Citigroup taps Jane Fraser to succeed Corbat; first woman to head a Wall Street bank

Globally, female leaders are still a rarity in banking

  
The Citigroup sign is seen outside the Citigroup Center in New York, October 1, 2007.

The Citigroup sign is seen outside the Citigroup Center in New York, October 1, 2007.

REUTERS/Shannon Stapleton

Citigroup Inc on Thursday named consumer banking head Jane Fraser to succeed Michael Corbat next year as the bank's chief executive officer, making her the first woman to lead a major Wall Street bank.

Globally, female leaders are still a rarity in banking. Alison Rose became the first woman to head a British bank when she took on the role at Natwest Group last year, while Santander executive chairman Ana Botin is the only female head of a major euro zone lender.

Fraser has long been seen as a rising star on Wall Street, and last year was seen as a potential CEO candidate by Wells Fargo & Co's WFC.N board, before it settled on former JPMorgan executive Charles Scharf.

A 16-year veteran at Citi, who first joined to run client strategy in the investment bank, Fraser started her career at Goldman Sachs in the mergers & acquisitions department in London and then worked for Asesores Burs?tiles in Madrid, Spain.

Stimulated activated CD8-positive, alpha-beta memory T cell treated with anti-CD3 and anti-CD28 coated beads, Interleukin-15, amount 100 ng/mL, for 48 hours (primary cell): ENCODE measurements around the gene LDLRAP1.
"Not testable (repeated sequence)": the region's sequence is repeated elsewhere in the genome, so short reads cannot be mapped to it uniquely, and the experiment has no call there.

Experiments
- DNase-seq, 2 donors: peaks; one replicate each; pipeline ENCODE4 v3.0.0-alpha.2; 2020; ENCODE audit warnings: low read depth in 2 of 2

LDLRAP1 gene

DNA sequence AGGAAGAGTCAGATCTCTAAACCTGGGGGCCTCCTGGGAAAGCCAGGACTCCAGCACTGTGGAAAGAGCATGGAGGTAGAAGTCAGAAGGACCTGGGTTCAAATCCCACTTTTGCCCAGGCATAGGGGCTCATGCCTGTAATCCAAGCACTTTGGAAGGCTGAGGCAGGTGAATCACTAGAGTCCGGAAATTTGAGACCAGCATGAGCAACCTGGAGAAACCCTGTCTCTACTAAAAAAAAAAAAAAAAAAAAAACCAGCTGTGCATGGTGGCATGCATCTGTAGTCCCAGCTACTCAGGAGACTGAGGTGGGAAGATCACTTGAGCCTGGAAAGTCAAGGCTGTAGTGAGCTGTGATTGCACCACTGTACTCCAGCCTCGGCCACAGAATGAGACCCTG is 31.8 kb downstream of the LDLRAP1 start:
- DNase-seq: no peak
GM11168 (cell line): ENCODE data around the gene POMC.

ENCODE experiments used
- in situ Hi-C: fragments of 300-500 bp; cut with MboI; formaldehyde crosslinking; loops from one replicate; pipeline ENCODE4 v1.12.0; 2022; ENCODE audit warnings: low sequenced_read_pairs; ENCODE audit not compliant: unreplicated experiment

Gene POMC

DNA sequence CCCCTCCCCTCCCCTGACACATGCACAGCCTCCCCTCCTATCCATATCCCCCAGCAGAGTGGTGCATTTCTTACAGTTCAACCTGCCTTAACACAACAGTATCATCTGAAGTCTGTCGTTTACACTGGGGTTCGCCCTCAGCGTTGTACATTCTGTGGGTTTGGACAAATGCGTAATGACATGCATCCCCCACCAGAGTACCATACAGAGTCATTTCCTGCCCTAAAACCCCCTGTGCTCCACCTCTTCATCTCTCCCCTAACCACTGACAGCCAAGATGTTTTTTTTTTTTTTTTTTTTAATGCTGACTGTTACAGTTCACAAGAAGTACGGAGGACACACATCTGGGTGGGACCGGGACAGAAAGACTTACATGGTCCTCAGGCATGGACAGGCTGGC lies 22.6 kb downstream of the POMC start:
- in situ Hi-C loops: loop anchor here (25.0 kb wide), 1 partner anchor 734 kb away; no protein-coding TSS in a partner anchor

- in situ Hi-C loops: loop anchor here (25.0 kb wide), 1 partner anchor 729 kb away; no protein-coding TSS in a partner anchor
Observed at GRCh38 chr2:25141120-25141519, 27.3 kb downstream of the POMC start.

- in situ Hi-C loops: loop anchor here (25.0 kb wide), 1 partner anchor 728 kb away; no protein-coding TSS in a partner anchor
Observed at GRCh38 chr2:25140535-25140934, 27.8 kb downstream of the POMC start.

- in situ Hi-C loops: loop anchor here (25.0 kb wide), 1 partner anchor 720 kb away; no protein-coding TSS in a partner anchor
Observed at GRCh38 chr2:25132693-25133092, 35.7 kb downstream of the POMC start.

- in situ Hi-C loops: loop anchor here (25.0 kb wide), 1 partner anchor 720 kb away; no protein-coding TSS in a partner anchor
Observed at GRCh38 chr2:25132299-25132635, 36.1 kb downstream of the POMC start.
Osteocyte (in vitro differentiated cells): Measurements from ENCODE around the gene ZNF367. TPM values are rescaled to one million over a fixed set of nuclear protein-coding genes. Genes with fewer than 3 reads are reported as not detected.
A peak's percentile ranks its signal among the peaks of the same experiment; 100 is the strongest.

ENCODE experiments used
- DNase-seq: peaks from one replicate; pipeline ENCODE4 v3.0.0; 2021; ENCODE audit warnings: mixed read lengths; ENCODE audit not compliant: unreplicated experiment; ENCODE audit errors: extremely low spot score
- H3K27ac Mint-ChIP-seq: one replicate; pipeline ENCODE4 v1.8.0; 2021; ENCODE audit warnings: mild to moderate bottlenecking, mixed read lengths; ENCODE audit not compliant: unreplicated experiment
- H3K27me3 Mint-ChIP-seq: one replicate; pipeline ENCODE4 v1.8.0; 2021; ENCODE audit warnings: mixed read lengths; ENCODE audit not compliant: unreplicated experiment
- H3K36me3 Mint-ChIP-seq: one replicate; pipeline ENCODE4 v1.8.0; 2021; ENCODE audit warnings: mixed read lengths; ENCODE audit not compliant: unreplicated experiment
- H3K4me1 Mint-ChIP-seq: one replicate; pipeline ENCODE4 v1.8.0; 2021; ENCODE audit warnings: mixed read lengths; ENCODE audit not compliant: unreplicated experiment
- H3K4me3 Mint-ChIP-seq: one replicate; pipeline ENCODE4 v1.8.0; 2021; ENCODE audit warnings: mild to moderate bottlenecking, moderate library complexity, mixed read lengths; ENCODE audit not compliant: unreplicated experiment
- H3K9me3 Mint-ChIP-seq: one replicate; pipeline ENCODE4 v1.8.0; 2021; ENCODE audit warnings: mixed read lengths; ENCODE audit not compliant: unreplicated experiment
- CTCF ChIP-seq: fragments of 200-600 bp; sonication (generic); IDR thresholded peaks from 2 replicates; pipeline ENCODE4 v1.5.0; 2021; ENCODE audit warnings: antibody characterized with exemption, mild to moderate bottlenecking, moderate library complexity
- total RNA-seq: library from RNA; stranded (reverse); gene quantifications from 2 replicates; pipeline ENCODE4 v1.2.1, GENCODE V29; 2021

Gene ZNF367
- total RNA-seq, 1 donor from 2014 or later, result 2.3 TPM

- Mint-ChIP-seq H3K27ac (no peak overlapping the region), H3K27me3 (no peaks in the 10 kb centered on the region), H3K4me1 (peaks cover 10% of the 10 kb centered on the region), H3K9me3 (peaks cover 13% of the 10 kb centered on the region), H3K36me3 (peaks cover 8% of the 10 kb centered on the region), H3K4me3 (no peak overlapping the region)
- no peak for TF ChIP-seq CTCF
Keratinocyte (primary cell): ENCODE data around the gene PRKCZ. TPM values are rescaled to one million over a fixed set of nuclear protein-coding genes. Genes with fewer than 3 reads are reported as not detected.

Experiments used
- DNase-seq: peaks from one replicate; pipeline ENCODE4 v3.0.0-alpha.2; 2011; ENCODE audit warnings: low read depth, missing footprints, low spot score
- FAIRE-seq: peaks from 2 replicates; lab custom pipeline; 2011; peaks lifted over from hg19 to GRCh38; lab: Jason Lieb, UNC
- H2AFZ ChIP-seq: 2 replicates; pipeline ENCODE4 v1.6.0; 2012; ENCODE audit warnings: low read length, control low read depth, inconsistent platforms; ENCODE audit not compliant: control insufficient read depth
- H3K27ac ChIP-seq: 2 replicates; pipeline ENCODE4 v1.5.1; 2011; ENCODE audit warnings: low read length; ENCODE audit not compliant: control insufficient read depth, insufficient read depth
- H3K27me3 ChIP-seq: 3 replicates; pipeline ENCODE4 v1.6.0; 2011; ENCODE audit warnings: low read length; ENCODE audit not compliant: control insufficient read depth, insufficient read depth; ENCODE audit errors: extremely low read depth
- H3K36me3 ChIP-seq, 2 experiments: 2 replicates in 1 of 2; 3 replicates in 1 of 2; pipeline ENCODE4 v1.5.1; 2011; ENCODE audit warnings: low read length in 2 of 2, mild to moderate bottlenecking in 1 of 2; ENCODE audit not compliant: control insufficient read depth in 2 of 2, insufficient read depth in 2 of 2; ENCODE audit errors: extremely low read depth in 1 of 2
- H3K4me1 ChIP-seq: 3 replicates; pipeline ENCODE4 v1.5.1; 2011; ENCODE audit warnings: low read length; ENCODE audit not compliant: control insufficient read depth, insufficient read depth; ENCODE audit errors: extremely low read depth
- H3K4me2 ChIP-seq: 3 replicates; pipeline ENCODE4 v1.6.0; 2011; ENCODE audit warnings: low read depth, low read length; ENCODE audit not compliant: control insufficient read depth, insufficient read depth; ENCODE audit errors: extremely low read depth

"Timing wise, this is a surprise to us. Strategically this could prove an opportune time for a transition in leadership at Citi. Investors will need to hear more from Jane, sooner rather than later," Credit Suisse analyst Susan Roth Katzke said in a note.

Last October, Fraser was promoted to the role of president and tasked to head its global consumer bank, a move that was widely seen as a precursor to her elevation.

Prior to that, she had been running the bank's Latin America business, including its Citibanamex division in Mexico.

She ran Citi's private bank and its troubled mortgage business, and is credited internally with helping the bank recover after the financial crisis, when it had to take $45 billion in taxpayer funds to survive.

(Reporting by C Nivedita in Bengaluru and David Henry in New York; Writing by Anirban Sen; Editing by Sriraj Kalluvila) ((C.Nivedita@thomsonreuters.com; within the U.S. +1 646 223 8780, outside the U.S. +91 80 6182 2626; Twitter: @NivCholayil;))